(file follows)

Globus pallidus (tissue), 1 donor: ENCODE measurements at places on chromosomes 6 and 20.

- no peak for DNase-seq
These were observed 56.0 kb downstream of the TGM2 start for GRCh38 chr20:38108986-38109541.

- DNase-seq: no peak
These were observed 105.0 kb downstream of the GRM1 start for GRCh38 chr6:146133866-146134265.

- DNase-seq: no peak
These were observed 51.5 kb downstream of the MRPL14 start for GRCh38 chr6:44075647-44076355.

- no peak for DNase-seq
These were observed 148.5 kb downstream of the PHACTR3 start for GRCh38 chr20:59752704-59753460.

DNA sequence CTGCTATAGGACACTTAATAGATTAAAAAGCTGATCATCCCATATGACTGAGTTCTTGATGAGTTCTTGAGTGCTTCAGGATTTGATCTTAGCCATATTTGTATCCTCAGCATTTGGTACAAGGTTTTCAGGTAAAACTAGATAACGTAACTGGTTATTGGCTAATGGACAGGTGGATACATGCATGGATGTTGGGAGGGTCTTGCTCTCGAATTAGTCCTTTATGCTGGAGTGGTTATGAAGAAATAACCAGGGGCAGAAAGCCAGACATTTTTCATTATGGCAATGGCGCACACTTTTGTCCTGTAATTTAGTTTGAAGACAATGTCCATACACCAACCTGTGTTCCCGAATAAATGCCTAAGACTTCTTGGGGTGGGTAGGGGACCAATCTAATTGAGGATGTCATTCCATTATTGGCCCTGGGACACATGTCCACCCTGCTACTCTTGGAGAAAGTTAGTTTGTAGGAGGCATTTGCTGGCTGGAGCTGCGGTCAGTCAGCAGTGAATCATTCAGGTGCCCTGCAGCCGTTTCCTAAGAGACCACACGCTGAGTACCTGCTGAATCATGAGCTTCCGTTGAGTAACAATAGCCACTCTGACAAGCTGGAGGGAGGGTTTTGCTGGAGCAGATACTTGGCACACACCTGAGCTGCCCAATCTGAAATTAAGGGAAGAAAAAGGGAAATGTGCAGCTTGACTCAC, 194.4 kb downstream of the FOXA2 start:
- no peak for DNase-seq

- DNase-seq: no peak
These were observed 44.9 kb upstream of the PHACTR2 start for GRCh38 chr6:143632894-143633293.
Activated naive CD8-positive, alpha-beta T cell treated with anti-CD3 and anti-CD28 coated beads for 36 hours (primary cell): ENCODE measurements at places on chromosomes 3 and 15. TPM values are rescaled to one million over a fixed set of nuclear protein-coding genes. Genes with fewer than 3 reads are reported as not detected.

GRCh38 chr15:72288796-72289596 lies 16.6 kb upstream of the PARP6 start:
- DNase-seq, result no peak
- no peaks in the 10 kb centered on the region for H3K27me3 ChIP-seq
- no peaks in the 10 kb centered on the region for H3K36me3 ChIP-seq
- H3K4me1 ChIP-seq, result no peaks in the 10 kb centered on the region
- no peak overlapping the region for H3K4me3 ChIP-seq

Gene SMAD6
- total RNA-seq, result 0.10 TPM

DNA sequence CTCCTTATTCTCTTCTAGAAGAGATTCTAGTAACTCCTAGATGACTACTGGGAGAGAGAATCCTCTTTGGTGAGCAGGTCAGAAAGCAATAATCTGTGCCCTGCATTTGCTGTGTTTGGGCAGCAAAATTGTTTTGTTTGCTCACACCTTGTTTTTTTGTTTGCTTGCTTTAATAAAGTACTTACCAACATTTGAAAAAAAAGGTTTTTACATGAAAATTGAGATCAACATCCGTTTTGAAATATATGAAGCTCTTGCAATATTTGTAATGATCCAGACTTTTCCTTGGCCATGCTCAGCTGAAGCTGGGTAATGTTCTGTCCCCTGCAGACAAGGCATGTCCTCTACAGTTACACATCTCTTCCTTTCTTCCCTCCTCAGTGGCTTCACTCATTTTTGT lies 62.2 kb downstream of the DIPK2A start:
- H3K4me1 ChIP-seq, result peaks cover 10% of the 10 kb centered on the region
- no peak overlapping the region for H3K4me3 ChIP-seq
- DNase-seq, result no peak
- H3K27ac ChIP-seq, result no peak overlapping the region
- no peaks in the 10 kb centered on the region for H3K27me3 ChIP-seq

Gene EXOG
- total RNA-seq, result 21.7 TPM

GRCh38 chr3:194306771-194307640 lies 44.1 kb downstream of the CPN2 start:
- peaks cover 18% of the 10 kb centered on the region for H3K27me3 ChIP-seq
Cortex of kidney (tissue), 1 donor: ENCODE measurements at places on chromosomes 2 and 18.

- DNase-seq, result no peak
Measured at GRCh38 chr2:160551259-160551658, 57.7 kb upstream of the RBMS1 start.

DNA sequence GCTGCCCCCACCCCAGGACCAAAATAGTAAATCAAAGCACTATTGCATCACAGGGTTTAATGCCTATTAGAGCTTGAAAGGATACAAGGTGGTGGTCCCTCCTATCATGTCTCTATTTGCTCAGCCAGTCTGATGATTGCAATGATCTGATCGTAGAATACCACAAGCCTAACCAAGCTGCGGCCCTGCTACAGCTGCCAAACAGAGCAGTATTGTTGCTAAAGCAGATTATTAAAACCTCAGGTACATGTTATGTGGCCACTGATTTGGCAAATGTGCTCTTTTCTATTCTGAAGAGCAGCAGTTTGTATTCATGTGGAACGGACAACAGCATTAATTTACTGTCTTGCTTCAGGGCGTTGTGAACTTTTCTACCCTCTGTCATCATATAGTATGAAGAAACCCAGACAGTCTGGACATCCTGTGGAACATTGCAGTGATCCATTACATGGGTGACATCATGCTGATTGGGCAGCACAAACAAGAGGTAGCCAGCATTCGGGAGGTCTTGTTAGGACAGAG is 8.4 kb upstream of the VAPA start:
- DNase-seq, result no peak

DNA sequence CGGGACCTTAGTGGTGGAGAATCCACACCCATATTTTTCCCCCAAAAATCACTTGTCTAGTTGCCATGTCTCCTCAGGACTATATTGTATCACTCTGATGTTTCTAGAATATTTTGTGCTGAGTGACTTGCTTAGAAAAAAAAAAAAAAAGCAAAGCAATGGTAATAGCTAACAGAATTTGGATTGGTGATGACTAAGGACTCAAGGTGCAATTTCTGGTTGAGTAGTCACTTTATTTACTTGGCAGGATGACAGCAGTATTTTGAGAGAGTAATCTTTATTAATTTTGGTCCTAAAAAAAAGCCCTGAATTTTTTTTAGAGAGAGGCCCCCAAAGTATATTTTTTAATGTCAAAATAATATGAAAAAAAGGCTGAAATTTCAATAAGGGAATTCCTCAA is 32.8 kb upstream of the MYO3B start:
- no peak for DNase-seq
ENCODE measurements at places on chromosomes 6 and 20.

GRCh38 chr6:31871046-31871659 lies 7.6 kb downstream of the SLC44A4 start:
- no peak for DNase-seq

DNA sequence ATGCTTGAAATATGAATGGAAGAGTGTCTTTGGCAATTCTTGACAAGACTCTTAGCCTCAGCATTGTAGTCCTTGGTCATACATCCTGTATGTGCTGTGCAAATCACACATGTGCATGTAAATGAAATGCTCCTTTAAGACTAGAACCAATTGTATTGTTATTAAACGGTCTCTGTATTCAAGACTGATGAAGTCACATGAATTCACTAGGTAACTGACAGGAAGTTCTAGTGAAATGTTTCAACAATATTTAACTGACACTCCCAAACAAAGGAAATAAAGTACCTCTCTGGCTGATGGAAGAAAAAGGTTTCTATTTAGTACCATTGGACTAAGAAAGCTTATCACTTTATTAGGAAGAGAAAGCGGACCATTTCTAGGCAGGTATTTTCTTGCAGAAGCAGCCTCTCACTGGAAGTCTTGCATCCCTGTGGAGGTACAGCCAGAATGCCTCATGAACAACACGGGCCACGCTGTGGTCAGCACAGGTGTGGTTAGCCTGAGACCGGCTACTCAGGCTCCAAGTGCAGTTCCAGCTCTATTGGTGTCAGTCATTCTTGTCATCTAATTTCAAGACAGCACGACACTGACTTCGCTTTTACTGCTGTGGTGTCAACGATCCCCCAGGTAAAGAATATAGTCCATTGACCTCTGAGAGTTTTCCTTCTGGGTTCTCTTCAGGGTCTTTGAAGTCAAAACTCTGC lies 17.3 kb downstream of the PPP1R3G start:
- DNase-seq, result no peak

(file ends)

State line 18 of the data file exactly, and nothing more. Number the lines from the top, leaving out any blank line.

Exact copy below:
- no peaks in the 10 kb centered on the region for H3K36me3 ChIP-seq